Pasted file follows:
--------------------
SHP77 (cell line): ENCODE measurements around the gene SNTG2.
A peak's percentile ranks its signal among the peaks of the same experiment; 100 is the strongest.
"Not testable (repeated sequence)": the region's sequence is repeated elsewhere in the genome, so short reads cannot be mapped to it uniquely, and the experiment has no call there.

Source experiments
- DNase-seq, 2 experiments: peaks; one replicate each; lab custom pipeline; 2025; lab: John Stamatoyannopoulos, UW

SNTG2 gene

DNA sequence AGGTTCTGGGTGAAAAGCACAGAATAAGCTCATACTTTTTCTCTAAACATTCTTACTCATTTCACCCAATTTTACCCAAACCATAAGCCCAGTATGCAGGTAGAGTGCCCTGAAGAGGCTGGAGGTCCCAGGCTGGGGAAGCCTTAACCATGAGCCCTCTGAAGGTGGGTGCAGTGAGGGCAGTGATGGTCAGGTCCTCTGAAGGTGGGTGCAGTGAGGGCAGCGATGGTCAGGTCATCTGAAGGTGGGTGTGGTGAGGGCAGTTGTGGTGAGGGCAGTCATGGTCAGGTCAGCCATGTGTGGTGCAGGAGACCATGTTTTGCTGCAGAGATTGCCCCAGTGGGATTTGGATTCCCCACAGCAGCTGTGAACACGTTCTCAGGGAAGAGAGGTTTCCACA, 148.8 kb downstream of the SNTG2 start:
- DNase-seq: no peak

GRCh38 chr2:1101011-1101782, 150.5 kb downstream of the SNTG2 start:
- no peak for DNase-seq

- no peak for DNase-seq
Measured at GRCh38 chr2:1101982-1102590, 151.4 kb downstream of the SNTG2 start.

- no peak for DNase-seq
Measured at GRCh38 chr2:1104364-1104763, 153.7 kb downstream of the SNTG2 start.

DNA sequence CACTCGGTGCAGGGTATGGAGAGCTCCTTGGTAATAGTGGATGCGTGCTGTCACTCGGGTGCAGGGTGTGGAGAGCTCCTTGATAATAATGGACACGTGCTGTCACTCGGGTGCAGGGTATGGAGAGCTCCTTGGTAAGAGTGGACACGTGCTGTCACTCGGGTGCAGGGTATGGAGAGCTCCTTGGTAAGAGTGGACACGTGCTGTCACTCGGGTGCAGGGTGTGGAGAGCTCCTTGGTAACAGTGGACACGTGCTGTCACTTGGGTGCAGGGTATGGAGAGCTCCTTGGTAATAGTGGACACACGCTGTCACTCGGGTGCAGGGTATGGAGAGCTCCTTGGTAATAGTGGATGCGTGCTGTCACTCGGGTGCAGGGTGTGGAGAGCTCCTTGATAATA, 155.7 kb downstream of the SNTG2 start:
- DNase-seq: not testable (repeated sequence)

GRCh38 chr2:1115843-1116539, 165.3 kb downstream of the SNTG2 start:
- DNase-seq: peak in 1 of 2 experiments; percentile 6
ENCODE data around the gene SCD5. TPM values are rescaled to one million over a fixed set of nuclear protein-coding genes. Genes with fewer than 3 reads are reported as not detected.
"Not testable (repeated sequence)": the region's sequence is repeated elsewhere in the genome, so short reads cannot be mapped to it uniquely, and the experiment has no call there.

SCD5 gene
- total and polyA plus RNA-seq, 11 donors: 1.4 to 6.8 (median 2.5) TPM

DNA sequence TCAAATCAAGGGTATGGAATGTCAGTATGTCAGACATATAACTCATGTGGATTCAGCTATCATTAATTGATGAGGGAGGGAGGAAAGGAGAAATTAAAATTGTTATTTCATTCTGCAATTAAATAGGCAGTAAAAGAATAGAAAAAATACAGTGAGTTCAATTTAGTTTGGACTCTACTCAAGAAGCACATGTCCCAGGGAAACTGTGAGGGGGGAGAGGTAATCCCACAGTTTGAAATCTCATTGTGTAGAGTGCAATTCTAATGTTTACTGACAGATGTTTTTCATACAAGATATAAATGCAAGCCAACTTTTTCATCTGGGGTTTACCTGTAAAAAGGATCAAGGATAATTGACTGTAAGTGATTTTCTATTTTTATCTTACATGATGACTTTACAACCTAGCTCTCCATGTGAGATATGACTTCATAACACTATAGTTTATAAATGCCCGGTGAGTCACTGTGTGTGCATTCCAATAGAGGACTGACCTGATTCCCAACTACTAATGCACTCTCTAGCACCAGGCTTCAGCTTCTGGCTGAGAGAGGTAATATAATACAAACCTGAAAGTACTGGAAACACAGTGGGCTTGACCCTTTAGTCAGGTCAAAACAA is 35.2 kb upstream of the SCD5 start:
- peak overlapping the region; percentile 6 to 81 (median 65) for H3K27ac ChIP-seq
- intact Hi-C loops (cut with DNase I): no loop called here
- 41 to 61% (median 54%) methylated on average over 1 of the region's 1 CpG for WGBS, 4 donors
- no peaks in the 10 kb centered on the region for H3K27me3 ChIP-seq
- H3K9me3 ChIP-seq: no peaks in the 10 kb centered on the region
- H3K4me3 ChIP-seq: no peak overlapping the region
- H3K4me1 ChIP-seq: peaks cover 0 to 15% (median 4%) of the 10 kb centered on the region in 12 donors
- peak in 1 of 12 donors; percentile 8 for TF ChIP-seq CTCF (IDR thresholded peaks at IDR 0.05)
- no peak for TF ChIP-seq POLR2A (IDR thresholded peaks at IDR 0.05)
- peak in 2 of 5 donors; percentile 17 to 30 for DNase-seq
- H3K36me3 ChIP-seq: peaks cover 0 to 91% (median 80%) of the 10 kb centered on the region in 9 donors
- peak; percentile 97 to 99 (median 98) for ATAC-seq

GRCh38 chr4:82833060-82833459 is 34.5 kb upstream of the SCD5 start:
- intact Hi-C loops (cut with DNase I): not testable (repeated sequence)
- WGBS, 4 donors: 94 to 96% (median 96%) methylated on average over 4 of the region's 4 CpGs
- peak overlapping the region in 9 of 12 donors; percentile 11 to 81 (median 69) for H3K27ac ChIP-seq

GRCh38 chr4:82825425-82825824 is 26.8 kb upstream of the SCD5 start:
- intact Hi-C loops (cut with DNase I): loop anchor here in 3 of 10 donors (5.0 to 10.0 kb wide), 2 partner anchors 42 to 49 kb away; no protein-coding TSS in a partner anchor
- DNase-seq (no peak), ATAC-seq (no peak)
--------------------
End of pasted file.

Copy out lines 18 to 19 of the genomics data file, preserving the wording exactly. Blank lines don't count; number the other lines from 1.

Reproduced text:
- DNase-seq: peak in 1 of 2 experiments; percentile 6
ENCODE data around the gene SCD5. TPM values are rescaled to one million over a fixed set of nuclear protein-coding genes. Genes with fewer than 3 reads are reported as not detected.